Remember Bill Warneke, depression, degenerative disks in his neck and the beginnings of Parkinson’s.

Pray for Eli, Olivia’s 2-month-old son, he needs to gain more weight.

Pray for Steve H, strength, encouragement, a blessing.

Remember pastor Paul K, a healing touch from God.

Pray for Tara, salvation, Barbara D, Mona R, the Perales family.


June 13, 2019


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James the Apostle knew that it’s relatively easy to live as a Christian when things are calm. But it’s a much more difficult prospect when the storms of life hit with full force. At such times, it’s easy to get off course or even to make shipwreck of your faith. His readers were facing various difficult trials. They were dispersed abroad (1:1), mostly due to persecution. They had suffered the loss of their homes and possessions. Many were not able to escape persecution even in the places to which they had fled. James wanted them to know how to navigate through these trials so that they could not only endure, but joyfully endure (1:2).

“Consider it all joy” (1:2). We can do this if we understand a reassuring truth, “that the testing of your faith produces endurance” (1:3). But it is necessary to submit to the refining process: “let endurance have its perfect result” (1:4). But there is a further ingredient that we need to endure trials joyfully so as to bring glory to God, namely, God’s wisdom. So James tells us how to obtain wisdom from God:

When James says, “If any of you lack wisdom,” he is not suggesting that some have it together so well that they have no need of wisdom. The Greek conditional sentence implies that we all lack wisdom when we face difficult trials. But, we don’t always see our need for God’s wisdom. Thus,

  1. To obtain wisdom to endure trials joyfully, see your need.

We need to be clear about the terms that James uses here:


When you study the Bible, it is crucial to study the text in its context, and also to understand how the words are used in Scripture. In the context of James 1, wisdom refers to the wisdom that we need to endure trials with God’s joy, so that we will be “perfect and complete, lacking in nothing” (1:4). James realizes that in a time of trials, God’s people often do lack His wisdom on how to endure those trials with joy. Thus he adds verses 5-8. Of course, we can ask God for wisdom in any matter in life that we face, but in the context here, it is focused on asking God for the wisdom that we need to endure trials joyfully.

Enduring trials with joy goes against our natural inclination. When trials hit, we’re all prone to ask, “Why is this happening to me?” But that is usually the wrong question. Sometimes, God graciously reveals to us the reason for our suffering, but not always. Often the answer to why we suffer must wait until we’re in heaven. The important questions to ask when a trial hits are, “How can I understand this trial from God’s perspective? How can I navigate through this storm in such a way as to bring glory to God? How can this trial help me grow in maturity?”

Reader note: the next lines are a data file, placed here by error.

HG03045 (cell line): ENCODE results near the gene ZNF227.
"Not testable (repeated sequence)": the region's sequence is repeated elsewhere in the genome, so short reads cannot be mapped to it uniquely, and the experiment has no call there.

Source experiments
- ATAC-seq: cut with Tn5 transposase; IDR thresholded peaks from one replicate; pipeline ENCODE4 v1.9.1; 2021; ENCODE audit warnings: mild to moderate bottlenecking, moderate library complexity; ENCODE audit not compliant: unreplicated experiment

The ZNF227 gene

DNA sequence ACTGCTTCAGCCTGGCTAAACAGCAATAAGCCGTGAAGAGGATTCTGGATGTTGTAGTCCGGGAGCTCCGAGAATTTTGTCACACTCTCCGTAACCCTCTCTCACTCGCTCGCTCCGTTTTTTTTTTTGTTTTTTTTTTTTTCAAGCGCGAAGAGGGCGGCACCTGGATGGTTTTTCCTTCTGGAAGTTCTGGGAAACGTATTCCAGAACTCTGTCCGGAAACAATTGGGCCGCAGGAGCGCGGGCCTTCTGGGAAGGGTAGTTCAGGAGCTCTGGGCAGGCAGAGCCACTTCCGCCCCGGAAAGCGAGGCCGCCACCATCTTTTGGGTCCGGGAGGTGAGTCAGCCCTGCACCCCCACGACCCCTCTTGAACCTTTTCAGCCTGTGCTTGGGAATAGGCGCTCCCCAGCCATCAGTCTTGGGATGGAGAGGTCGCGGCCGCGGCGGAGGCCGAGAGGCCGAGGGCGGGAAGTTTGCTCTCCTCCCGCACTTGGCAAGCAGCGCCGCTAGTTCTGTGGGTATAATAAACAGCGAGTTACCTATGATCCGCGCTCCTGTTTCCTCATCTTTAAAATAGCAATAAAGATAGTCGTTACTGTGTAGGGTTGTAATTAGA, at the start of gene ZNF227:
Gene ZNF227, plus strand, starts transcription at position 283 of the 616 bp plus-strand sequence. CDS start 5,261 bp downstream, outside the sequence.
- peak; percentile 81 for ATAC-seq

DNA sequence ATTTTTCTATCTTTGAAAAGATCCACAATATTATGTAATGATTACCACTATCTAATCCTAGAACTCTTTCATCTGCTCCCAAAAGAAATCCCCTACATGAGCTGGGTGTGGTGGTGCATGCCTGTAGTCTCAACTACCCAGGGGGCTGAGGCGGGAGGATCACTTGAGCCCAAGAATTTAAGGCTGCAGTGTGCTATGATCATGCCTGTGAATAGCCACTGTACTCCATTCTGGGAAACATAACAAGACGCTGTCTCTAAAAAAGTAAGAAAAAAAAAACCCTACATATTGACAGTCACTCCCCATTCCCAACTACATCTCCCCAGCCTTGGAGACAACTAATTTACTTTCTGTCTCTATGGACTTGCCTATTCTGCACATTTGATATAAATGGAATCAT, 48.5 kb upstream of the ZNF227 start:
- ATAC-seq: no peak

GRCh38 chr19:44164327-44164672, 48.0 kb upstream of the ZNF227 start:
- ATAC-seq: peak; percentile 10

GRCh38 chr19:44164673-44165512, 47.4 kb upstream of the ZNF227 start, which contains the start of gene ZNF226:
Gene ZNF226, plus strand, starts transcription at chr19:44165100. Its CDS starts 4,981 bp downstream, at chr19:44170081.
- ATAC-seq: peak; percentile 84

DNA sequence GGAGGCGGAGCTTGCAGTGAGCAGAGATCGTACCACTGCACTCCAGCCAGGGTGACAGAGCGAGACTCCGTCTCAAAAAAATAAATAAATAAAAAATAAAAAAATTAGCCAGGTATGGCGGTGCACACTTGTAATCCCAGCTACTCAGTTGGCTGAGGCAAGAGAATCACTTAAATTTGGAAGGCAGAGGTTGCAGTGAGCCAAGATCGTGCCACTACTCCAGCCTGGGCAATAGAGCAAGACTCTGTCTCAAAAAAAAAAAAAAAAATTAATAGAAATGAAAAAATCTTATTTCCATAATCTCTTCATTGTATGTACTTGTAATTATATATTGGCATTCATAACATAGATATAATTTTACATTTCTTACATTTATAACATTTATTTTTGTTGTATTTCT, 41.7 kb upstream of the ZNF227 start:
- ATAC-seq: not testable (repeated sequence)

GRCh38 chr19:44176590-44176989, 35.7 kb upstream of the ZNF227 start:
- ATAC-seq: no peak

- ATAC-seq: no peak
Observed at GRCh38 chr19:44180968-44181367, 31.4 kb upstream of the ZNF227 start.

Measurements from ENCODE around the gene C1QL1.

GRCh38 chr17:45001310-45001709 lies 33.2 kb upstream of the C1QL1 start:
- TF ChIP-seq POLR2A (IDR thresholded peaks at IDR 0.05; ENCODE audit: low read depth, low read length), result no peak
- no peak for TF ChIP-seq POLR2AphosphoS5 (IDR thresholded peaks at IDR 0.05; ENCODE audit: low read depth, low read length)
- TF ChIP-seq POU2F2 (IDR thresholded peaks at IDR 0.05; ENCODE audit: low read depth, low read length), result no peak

Pastor Warren Wiersbe (Be Mature [Victor Books], p. 29) tells about a secretary of his who was going through difficult trials. She had had a stroke, her husband had gone blind, and then he had to be taken to the hospital where, as far as they knew, he would die. Wiersbe saw this woman in church one Sunday and assured her that he was praying for her.

She startled him by asking, “What are you asking God to do?” He replied, “I’m asking God to help you and strengthen you.”

“I appreciate that,” she said, “but pray about one more thing. Pray that I’ll have the wisdom not to waste all of this!” Wiersbe observed, “She knew the meaning of James 1:5.”

It also helps to understand the meaning of the Old Testament word for wisdom (my sources here include, Theological Wordbook of the Old Testament [Moody Press], ed. by R. Laird Harris, Gleason L. Archer, and Bruce K. Waltke, 1:282-284; and New International Dictionary of New Testament Theology [Zondervan], ed. by Colin Brown, 3:1026-1029). James is steeped in the Old Testament. The main idea of Old Testament wisdom is that of skill. It includes the skill of workers who made garments for the high priest and who were able to work with metal, stone and wood (Exod. 28:3; 31:3-5; 36:1-2). It also extends to those who are able to execute a battle plan (Isa. 10:13), lead in government (Deut. 34:9), and shrewdly assess a difficult situation and persuade others to take necessary action (2 Sam. 20:22). It refers to those who speak prudently (Ps. 37:30) and use their time carefully (Ps. 90:12).

Rather than just theoretical understanding, biblical wisdom focuses on practical living in obedience to God’s revealed will. The fool in Proverbs is not the man who is mentally deficient, but rather the man who is morally deficient. He ignores God’s commandments and lives according to human wisdom. The wise man lives in obedience to God. Thus he skillfully puts together a life that is beautiful from God’s perspective. Thus the Bible affirms (Job 28:28), “The fear of the Lord, that is wisdom; and to depart from evil is understanding” (see also, Ps. 111:10)

So, by wisdom, James is talking about the skill that enables us to live obediently before God in the midst of trials. The result will be a truly beautiful life that glorifies God.

God bless from

Pray for our salvation list.

Remember Bill Warneke in prayer, chronic depression, neck pain and the beginnings of Parkinson’s.